By allowing ads to appear on this site, you support the local businesses who, in turn, support great journalism.
Welch: Citizens Police Academy week 5.5: The ride along
Darryl Welch

One of the perks of attending the Covington Police Department’s citizen’s academy is the opportunity to do a ride-along with a Covington police officer.

Ride along

It’s something I’ve wanted to do since I came to The Covington News. I review reports generated by law enforcement from all over Newton County on a daily basis but this was a chance to be on the streets with one of the cops writing them. And it was on a Saturday night with a full moon.

I got to CPD headquarters just before 6 pm. and was escorted to the briefing room where Sgt. Starr Smith was talking to her shift. After briefing, I met Officer Kevin Thompson, who I would be riding with.

My first observation from my ride along is that Covington cops stay busy. I rode with Kevin until 1 a.m. Sunday morning. That was not necessarily what I had intended when the evening started, but it was our first chance to get back to headquarters.

I also learned that a cop can deal with different situations during the course of a shift that require different approaches. There is no “one size fits all” in policing. We went from taking a 19-year-old shoplifting suspect at Walmart to jail to a domestic battery incident on Peoples Street with an hour. Both of the alleged combatants in that incident went to jail.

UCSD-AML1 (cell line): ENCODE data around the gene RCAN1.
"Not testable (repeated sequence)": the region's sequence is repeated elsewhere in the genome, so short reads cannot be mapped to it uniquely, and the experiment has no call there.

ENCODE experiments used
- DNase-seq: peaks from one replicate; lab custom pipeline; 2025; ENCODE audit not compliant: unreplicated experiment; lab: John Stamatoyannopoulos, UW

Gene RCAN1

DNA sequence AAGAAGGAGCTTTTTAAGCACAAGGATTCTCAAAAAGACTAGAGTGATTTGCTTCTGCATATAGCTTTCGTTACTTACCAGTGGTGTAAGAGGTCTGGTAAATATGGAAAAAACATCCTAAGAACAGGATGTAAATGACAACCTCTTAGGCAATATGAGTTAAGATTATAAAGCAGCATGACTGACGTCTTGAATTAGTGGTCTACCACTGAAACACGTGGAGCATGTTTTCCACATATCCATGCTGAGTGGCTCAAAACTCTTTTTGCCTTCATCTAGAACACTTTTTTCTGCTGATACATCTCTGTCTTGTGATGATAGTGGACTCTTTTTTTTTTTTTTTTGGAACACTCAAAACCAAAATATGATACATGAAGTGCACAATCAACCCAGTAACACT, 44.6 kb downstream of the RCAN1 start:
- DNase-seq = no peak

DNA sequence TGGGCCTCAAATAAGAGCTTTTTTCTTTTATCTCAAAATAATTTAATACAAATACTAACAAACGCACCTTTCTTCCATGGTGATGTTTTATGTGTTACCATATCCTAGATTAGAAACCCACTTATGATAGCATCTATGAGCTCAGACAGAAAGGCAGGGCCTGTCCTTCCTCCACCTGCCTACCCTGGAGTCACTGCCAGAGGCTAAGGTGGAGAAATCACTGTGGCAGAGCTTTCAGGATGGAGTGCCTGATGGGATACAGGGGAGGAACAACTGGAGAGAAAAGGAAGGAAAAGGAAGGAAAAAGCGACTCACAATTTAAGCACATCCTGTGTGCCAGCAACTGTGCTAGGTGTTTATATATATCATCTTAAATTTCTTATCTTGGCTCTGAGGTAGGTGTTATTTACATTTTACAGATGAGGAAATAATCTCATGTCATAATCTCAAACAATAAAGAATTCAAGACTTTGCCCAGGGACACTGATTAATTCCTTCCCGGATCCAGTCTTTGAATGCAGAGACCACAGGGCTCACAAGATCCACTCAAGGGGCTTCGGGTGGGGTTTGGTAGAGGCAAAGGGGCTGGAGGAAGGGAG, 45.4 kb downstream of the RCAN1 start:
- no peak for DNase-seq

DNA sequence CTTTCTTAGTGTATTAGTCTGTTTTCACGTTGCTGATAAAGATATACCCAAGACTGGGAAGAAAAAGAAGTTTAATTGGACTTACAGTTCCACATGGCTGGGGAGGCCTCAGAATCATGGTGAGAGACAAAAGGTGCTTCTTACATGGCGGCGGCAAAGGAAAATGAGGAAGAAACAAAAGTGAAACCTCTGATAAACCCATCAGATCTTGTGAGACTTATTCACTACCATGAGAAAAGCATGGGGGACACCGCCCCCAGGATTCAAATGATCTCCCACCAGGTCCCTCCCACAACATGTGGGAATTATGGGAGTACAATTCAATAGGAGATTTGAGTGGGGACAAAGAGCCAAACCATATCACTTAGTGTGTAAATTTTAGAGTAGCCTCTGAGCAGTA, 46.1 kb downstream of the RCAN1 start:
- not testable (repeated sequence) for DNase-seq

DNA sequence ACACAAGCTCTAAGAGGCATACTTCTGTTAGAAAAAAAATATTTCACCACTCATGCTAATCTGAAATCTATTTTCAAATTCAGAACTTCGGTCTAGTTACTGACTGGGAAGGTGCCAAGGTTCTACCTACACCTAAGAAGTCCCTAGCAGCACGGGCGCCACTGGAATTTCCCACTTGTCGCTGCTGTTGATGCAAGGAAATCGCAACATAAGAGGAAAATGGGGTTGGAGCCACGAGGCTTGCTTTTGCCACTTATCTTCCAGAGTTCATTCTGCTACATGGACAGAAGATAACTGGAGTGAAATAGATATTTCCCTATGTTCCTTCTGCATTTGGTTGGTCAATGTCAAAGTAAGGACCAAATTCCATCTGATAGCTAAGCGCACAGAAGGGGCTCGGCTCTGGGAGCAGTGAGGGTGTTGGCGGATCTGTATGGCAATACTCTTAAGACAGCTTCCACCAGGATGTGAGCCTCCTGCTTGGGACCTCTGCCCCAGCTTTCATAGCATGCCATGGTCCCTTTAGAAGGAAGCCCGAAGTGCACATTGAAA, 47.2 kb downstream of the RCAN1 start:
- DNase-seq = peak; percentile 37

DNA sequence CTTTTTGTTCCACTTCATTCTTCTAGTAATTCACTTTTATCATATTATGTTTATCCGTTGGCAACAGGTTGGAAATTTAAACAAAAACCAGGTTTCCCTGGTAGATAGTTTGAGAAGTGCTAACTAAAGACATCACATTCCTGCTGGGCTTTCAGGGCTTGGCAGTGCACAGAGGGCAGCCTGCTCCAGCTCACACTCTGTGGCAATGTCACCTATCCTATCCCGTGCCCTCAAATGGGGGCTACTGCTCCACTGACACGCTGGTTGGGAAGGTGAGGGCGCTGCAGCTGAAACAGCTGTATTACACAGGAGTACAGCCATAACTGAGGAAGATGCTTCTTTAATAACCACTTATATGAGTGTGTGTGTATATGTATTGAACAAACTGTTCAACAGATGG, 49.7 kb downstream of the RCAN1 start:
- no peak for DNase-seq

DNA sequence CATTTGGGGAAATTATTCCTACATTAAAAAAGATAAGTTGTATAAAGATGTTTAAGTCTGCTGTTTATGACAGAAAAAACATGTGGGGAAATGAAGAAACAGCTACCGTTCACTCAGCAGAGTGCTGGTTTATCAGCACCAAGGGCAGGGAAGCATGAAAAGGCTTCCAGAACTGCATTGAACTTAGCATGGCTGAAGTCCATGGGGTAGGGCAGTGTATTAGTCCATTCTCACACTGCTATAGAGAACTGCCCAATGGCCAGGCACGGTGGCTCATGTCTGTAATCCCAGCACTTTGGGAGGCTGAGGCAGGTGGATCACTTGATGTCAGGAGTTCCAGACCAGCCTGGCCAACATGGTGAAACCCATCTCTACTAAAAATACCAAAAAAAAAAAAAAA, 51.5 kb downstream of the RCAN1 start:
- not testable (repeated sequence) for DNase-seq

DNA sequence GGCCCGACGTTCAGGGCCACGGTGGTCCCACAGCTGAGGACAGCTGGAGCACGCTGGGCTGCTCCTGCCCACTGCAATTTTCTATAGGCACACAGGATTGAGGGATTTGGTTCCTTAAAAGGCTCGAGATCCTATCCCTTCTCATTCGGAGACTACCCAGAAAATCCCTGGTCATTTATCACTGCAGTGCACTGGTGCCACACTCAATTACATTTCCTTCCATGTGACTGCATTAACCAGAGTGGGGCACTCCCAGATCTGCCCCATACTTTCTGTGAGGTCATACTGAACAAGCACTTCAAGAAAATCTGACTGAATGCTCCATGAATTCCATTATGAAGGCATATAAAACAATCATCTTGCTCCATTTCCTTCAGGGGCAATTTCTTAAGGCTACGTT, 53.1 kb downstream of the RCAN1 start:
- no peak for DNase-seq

There were calls where multiple officers were dispatched, like the reported family fight at an extended stay hotel or a group of teens reportedly fighting in the street. There was also a report of a male with warrants and a history of fighting the police refusing treatment and leaving the hospital.

We responded to 911 hang-up calls. I found out that cops respond to 911 hang-ups because there is no way of knowing why the caller hung up until the police get there and investigate.

We conducted  traffic stops. One was on a vehicle driven by a guy wearing all black and a utility belt like cops wear. Kevin had told me about a report of somebody reportedly impersonating an officer and this guy seemed to be acting a little nervous when he saw the police car in the Kroger parking lot.

After the stop, the driver was reluctant to keep his hands where they could be seen and was asked to step out of the vehicle. He had a holster on his belt but no weapon was located. He said he was a security guard and after his ID was checked, he was sent on his way. This traffic stop gave me a real idea of what cops face every time they approach a vehicle.

It’s that whole “you never know who’s on the other side of the window” thing.

My last call of the evening was for a reported missing four-year-old. She had been picked up by a relative from out of town and her mom hadn’t heard from her in a couple of days. I saw a report Monday that she was later found.

In all, I got to respond to 14 or so calls during my ride along. Some of them we were dispatched to, some of them we responded as backup. CPD officers back each other up. They know their lives can depend on each other. Just like our lives can depend on them.

So CPA is almost over. It’s been a fast six weeks. Our last session will be at the CPD range on Williams Street where we will get firearms training and have the opportunity to fire some of the weapons CPD uses. I’ll tell you about it.